I’m out.

Life is beautiful, it’s precious, it’s [insert other euphemism]. It is the only one we know we’ll get. So why waste it? Why throw it away?

Sure, there are tsunamis that claw over, killing hundreds of people and hurricanes and tornadoes and earthquakes all leaving ravage in their wake; there’s disease and famine, and worst of all, the man-made stuff–if you don’t count some of the natural disaster stuff being partially an effect of some of the man made stuff.

But still, why throw it away?

I have often wondered “How does one get to that point?” of taking your own life, of constantly being bombarded by thoughts of suicide. I wonder about this, even when I myself have been there countless times. So I can only imagine how incomprehensible it maybe for someone who’s never dealt with chronic depression and chronic thoughts of suicide like I have.

I say take this as a trigger warning, please: I will refer to suicide a lot in this post. Read the rest of this entry »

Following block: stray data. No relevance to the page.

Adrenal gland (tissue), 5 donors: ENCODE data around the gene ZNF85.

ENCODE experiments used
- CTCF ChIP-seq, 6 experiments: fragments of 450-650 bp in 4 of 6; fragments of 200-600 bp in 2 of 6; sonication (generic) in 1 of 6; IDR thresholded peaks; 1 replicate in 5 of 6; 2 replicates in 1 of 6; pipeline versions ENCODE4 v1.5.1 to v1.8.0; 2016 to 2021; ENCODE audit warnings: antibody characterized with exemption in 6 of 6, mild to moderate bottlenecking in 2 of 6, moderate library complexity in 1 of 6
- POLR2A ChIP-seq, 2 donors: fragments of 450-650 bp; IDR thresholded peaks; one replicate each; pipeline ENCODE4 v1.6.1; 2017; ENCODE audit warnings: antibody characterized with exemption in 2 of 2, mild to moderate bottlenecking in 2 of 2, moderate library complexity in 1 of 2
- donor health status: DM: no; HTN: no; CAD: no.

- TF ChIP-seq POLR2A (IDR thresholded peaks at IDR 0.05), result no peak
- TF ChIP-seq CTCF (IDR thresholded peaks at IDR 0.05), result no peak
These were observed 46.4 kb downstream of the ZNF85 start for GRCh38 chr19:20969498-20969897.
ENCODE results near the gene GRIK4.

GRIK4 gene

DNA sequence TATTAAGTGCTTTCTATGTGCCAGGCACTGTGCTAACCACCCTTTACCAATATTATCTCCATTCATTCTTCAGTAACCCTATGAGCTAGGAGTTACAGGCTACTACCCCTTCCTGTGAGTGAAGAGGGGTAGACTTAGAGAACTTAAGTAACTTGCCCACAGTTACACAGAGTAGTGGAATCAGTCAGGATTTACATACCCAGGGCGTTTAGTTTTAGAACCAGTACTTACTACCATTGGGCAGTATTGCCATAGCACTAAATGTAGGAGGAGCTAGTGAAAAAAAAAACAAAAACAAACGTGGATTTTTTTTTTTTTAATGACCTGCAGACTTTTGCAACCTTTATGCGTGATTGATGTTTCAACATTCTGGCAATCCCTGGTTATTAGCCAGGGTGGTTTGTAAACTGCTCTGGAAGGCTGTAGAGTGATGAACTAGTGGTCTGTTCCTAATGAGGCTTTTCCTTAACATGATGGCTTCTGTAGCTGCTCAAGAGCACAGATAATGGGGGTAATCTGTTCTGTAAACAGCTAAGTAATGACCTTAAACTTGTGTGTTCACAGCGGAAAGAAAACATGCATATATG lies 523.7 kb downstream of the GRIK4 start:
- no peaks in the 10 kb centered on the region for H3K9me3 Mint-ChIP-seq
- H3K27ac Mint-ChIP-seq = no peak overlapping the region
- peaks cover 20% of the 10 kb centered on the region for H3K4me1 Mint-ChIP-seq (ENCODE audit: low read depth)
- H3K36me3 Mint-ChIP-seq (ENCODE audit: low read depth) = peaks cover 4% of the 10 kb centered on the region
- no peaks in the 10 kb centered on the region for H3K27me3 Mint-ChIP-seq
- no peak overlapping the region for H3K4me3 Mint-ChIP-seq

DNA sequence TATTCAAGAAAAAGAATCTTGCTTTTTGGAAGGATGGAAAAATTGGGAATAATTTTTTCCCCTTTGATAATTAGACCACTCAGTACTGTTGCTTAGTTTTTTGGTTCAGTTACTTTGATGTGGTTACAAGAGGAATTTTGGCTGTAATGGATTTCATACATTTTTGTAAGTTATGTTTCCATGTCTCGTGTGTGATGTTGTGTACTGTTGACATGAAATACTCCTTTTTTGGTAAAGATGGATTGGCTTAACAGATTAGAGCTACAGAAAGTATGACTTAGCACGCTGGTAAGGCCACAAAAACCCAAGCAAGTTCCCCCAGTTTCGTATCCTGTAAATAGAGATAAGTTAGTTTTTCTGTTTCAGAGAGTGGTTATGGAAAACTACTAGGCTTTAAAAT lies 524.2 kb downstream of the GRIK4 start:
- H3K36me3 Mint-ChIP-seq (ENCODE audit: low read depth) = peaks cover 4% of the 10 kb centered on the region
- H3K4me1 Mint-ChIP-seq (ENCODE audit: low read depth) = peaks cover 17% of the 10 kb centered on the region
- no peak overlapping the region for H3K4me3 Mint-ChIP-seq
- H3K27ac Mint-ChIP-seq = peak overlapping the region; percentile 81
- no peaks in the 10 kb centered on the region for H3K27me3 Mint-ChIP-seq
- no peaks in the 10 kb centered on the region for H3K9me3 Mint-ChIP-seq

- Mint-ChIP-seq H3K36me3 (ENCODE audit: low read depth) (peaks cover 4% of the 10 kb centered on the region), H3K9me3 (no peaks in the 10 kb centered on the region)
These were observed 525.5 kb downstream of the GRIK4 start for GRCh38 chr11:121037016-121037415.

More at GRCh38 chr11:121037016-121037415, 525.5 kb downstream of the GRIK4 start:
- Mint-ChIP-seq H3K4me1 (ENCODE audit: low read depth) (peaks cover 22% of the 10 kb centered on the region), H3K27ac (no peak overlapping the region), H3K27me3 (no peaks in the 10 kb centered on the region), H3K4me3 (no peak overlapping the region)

I’m on the border y’all.

Not only am literally on the border (Texas borderlands) but I’m also on the border mentally.

It’s “official”.

It’s set on paper with nice black ink–though not in stone or anything–but it was kept from me, KEPT FROM ME!

Kept from ME by my own therapist, my Young Therapist.

Guys I’m going to warn you. Before you go any further with this post, know this: I’m actually going to be serious for a moment and I’m going to be saying some things that are not easy for me to say. I’m going to say some things that may be triggering to some of you. AND, I’m going to be serious without cursing! (Yeah, I know!)

Here’s where I bore you to death or at least until you’re nearly as suicidal as me. *trigger warning*